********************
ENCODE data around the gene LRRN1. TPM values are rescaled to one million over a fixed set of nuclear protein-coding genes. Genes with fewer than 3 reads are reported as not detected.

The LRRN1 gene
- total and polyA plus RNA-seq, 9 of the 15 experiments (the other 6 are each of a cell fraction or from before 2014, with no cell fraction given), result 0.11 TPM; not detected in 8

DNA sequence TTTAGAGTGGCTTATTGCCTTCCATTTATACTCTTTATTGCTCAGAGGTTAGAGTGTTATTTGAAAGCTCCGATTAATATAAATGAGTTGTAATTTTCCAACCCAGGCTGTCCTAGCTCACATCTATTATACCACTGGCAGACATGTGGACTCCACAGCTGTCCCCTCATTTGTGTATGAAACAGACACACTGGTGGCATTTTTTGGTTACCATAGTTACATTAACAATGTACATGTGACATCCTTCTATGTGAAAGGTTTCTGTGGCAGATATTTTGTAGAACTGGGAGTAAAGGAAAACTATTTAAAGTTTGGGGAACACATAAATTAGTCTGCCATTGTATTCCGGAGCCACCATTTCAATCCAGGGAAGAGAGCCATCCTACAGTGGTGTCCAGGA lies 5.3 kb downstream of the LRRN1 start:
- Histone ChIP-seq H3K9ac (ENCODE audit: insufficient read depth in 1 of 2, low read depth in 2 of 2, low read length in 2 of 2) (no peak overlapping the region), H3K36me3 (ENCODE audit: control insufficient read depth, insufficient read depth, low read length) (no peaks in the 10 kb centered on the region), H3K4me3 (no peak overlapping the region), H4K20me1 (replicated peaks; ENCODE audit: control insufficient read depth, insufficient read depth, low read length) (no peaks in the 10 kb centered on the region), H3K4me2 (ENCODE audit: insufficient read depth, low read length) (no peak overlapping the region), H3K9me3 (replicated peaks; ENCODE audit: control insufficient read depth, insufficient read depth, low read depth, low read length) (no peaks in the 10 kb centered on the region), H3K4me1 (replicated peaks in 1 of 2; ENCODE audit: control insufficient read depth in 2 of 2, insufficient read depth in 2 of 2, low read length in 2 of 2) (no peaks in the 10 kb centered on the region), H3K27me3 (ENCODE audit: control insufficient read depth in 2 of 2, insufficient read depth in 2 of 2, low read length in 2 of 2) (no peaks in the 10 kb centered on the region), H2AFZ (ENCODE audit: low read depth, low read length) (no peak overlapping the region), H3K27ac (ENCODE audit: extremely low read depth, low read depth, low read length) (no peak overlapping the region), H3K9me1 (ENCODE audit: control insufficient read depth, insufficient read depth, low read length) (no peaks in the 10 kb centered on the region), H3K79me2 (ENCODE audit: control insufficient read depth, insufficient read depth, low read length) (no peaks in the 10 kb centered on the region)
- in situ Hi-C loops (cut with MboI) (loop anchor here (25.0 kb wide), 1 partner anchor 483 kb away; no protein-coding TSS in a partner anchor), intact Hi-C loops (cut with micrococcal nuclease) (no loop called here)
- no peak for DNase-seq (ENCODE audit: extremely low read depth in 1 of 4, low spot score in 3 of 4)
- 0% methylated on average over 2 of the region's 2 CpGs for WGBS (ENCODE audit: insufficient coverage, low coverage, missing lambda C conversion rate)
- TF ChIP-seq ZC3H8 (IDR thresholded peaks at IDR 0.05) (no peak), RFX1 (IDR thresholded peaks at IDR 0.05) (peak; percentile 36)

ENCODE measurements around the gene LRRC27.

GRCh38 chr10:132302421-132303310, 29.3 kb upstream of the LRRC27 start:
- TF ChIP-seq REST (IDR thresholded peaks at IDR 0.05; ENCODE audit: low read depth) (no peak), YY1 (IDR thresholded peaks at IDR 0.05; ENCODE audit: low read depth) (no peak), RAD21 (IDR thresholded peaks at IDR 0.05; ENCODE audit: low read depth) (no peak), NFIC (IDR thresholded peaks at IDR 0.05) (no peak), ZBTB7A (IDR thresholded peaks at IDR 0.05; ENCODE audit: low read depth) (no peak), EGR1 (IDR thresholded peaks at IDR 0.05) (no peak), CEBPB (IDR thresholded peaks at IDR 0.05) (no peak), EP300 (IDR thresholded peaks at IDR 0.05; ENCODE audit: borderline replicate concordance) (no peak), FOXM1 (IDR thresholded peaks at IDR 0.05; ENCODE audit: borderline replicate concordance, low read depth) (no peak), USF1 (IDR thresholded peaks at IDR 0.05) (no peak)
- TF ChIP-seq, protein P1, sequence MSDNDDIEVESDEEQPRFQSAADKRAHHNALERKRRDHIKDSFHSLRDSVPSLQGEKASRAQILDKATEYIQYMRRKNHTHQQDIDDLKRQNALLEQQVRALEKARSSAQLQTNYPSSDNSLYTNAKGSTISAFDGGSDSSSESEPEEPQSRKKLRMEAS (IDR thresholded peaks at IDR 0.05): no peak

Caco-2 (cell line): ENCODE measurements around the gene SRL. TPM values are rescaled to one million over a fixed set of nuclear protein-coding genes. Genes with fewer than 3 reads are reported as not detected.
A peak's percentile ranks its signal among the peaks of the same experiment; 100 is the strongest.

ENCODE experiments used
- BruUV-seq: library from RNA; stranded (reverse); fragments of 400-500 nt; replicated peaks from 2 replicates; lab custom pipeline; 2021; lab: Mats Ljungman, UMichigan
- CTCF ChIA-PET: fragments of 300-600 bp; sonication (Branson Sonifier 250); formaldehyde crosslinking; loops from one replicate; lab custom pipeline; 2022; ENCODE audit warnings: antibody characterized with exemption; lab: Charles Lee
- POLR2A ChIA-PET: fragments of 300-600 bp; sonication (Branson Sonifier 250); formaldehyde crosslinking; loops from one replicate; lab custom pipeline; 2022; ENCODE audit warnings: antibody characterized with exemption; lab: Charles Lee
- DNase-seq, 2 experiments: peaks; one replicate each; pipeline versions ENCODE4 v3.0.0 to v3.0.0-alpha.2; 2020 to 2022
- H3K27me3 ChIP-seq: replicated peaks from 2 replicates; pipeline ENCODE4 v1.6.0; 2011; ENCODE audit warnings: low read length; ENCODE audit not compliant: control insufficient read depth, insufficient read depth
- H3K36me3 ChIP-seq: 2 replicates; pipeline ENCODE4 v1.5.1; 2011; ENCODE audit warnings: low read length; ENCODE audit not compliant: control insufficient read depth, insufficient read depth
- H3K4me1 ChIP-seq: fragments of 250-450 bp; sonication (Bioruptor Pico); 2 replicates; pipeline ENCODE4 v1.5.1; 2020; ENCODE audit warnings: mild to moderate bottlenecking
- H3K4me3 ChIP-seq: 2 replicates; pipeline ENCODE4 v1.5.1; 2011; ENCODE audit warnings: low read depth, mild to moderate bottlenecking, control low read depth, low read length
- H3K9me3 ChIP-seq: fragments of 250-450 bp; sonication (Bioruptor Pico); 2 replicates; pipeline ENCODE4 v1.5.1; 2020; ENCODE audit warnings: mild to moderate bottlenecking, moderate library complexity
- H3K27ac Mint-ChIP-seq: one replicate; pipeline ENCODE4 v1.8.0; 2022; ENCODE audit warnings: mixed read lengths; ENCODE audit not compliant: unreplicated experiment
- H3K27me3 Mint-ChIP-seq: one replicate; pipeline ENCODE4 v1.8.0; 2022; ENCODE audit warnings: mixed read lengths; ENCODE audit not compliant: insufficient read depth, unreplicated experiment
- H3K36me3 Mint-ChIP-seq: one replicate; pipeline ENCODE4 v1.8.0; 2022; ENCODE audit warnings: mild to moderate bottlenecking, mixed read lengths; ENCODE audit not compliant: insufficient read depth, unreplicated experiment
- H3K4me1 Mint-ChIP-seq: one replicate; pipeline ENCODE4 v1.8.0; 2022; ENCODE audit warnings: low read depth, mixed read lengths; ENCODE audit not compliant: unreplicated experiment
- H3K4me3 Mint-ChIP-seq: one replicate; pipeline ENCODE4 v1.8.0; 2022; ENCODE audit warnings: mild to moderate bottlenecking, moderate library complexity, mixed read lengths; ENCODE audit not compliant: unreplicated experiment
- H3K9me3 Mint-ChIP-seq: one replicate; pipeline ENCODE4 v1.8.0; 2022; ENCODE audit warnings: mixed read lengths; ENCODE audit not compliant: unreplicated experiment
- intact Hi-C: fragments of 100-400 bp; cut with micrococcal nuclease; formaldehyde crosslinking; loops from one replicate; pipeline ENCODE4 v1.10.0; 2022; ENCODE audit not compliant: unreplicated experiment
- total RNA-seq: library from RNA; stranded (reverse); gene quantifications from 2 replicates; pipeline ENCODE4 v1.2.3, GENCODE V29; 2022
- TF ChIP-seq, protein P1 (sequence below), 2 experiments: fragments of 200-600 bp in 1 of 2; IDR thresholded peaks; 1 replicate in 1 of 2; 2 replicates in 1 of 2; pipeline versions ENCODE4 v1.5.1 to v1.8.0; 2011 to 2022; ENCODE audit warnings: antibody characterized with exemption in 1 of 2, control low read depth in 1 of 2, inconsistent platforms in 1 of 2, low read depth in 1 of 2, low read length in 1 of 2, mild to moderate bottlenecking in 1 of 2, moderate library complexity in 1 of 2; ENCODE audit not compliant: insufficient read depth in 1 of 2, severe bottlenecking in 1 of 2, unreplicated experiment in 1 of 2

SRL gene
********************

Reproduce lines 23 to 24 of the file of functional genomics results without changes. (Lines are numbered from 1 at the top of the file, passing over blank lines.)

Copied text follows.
- H3K4me1 ChIP-seq: fragments of 250-450 bp; sonication (Bioruptor Pico); 2 replicates; pipeline ENCODE4 v1.5.1; 2020; ENCODE audit warnings: mild to moderate bottlenecking
- H3K4me3 ChIP-seq: 2 replicates; pipeline ENCODE4 v1.5.1; 2011; ENCODE audit warnings: low read depth, mild to moderate bottlenecking, control low read depth, low read length